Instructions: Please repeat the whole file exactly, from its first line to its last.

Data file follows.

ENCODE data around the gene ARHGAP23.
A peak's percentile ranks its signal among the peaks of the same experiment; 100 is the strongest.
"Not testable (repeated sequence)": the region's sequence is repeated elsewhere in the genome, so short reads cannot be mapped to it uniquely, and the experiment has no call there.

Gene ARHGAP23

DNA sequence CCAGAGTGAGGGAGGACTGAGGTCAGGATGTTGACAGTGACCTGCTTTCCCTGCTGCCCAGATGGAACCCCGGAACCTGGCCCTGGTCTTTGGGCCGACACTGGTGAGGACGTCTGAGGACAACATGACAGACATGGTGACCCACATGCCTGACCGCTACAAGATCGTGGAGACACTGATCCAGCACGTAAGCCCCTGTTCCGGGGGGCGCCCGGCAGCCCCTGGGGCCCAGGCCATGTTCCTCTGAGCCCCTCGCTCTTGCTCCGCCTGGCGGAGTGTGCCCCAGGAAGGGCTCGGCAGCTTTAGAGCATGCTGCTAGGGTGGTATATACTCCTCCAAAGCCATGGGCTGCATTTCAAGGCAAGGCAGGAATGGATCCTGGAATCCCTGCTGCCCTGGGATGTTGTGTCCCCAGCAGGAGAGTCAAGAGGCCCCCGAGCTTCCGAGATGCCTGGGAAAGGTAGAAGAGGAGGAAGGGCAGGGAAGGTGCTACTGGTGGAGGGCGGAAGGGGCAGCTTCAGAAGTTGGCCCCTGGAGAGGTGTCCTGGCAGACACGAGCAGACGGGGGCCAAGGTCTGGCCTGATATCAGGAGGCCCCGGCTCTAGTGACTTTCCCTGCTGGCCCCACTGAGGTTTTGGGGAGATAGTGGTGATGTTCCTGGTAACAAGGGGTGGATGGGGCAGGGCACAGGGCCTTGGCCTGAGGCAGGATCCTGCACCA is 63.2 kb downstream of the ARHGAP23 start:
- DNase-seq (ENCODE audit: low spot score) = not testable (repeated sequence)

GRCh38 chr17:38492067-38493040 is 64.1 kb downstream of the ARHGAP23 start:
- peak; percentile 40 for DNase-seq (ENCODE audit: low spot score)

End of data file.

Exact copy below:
ENCODE data around the gene ARHGAP23.
A peak's percentile ranks its signal among the peaks of the same experiment; 100 is the strongest.
"Not testable (repeated sequence)": the region's sequence is repeated elsewhere in the genome, so short reads cannot be mapped to it uniquely, and the experiment has no call there.

Gene ARHGAP23

DNA sequence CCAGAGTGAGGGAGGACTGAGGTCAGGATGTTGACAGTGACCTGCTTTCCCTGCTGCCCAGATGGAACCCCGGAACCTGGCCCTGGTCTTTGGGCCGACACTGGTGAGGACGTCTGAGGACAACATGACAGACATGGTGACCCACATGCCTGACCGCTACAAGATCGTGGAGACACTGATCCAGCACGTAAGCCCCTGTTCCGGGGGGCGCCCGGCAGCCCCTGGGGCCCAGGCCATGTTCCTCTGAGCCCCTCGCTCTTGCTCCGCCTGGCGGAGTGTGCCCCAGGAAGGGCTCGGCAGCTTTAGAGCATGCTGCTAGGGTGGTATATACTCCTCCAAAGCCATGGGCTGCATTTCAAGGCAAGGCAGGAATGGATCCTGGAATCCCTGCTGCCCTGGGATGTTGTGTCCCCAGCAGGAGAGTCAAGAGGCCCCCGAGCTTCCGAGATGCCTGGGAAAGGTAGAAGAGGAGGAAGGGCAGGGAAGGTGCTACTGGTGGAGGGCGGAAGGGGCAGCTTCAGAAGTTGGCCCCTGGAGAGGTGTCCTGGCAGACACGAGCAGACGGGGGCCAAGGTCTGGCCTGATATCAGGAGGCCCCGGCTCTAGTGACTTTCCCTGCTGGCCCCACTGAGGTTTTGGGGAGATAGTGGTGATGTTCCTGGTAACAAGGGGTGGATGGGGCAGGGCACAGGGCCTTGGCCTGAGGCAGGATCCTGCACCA is 63.2 kb downstream of the ARHGAP23 start:
- DNase-seq (ENCODE audit: low spot score) = not testable (repeated sequence)

GRCh38 chr17:38492067-38493040 is 64.1 kb downstream of the ARHGAP23 start:
- peak; percentile 40 for DNase-seq (ENCODE audit: low spot score)